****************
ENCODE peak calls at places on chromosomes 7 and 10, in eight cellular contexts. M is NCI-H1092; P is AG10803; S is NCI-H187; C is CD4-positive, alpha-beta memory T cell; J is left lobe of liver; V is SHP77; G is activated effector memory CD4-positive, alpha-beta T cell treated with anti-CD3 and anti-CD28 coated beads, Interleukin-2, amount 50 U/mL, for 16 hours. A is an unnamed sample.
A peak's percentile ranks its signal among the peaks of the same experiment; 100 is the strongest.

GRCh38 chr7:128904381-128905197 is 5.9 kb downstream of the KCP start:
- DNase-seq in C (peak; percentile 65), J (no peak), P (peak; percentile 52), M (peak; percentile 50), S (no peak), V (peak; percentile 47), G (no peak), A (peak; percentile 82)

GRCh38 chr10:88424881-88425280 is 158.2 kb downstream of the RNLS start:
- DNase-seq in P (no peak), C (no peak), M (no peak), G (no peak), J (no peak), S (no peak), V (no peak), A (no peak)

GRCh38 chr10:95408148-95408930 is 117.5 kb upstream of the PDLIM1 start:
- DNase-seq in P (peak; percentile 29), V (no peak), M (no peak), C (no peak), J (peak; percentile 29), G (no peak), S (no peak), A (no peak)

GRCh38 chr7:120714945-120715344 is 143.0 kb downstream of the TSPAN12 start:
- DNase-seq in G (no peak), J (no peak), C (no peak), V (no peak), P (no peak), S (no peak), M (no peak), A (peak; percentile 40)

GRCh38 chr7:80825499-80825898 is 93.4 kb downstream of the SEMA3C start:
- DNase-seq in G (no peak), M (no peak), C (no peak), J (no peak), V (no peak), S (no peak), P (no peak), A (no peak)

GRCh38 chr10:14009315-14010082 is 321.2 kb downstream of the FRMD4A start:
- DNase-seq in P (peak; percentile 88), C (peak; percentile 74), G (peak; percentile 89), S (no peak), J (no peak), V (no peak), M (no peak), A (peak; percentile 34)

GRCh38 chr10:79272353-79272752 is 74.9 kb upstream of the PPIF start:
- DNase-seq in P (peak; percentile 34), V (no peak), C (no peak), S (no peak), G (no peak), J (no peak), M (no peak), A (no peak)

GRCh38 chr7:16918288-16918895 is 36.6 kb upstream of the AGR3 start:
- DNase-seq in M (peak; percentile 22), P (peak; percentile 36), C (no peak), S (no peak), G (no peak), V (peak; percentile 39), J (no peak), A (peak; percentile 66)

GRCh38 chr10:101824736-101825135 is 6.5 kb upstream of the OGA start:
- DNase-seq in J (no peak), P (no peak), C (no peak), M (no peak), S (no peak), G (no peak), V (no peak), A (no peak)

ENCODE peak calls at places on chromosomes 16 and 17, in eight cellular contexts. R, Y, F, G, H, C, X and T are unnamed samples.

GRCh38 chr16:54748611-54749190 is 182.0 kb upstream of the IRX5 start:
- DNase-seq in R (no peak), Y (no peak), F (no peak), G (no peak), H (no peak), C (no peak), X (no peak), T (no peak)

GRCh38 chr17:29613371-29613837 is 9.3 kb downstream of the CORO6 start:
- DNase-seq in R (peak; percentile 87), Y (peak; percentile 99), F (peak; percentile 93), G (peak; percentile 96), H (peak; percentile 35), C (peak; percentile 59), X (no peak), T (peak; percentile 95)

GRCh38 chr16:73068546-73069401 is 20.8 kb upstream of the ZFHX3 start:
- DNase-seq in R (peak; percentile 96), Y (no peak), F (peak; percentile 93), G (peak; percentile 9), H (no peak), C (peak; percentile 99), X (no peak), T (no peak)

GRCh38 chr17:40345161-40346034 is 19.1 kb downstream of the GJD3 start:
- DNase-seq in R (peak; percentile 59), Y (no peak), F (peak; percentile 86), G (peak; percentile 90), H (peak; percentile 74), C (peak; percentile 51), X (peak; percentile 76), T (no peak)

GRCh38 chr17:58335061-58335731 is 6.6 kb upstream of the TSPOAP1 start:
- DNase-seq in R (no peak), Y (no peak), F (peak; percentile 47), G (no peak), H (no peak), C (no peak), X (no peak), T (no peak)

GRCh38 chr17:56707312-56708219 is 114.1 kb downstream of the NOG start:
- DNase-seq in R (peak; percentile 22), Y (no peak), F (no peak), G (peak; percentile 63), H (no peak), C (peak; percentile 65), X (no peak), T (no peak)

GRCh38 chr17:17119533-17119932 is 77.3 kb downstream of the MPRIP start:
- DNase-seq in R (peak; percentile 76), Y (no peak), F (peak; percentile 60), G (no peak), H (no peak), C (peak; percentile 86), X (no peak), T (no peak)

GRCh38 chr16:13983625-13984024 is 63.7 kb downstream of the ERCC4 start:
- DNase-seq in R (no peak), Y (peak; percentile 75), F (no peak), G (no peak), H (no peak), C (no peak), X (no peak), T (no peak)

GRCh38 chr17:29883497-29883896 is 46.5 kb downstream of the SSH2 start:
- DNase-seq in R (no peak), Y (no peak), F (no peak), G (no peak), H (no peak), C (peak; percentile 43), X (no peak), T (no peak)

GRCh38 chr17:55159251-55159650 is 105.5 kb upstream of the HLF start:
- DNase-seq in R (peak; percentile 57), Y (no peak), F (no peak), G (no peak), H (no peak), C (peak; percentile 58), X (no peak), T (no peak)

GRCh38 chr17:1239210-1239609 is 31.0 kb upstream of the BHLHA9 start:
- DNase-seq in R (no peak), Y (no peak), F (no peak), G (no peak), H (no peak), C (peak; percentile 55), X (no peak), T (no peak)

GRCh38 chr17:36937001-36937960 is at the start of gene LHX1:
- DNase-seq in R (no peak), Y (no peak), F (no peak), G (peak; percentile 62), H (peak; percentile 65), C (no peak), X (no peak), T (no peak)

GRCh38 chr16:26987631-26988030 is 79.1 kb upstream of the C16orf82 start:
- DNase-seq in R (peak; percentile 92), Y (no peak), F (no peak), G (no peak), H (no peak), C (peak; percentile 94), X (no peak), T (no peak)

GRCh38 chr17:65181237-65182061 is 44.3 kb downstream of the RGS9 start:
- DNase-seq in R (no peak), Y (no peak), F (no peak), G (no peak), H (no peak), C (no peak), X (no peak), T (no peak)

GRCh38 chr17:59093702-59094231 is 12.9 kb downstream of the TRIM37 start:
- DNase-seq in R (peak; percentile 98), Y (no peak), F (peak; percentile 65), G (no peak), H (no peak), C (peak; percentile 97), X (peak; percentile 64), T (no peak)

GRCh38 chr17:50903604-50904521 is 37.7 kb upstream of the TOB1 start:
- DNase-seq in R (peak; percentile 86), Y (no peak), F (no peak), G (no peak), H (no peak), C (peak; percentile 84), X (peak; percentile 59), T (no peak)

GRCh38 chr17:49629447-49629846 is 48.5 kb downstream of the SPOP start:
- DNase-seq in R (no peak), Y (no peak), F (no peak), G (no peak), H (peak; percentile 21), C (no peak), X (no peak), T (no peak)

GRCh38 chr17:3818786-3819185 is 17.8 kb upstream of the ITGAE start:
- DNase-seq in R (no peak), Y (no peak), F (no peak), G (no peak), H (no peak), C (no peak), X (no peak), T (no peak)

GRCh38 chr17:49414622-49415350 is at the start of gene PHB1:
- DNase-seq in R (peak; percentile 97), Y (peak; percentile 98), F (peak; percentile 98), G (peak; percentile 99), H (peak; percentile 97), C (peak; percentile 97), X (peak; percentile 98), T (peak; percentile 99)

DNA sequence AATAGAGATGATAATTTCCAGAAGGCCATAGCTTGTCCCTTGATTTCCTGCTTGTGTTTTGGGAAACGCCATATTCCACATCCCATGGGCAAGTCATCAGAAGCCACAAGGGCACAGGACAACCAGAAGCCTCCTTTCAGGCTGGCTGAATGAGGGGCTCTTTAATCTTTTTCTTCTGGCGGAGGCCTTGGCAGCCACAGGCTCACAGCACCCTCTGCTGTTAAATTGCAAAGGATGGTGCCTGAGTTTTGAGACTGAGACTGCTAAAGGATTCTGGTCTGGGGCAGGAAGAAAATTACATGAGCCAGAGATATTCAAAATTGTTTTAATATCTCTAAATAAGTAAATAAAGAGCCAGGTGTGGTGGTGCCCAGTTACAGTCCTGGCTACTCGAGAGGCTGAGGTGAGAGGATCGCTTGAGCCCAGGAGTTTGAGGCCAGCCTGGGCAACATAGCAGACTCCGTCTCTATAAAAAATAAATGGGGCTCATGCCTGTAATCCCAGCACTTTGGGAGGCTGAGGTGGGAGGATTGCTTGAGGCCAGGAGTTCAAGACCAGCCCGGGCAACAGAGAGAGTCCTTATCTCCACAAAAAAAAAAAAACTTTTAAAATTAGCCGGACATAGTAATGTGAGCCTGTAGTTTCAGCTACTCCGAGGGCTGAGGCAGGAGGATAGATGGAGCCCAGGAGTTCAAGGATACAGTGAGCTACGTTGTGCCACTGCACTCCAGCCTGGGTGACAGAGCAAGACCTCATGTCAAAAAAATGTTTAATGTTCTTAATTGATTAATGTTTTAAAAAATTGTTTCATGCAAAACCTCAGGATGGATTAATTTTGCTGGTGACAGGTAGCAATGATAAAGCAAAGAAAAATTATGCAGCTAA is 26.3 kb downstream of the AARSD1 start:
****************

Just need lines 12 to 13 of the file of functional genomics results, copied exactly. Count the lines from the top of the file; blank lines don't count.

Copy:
- DNase-seq in G (no peak), M (no peak), C (no peak), J (no peak), V (no peak), S (no peak), P (no peak), A (no peak)

GRCh38 chr10:14009315-14010082 is 321.2 kb downstream of the FRMD4A start: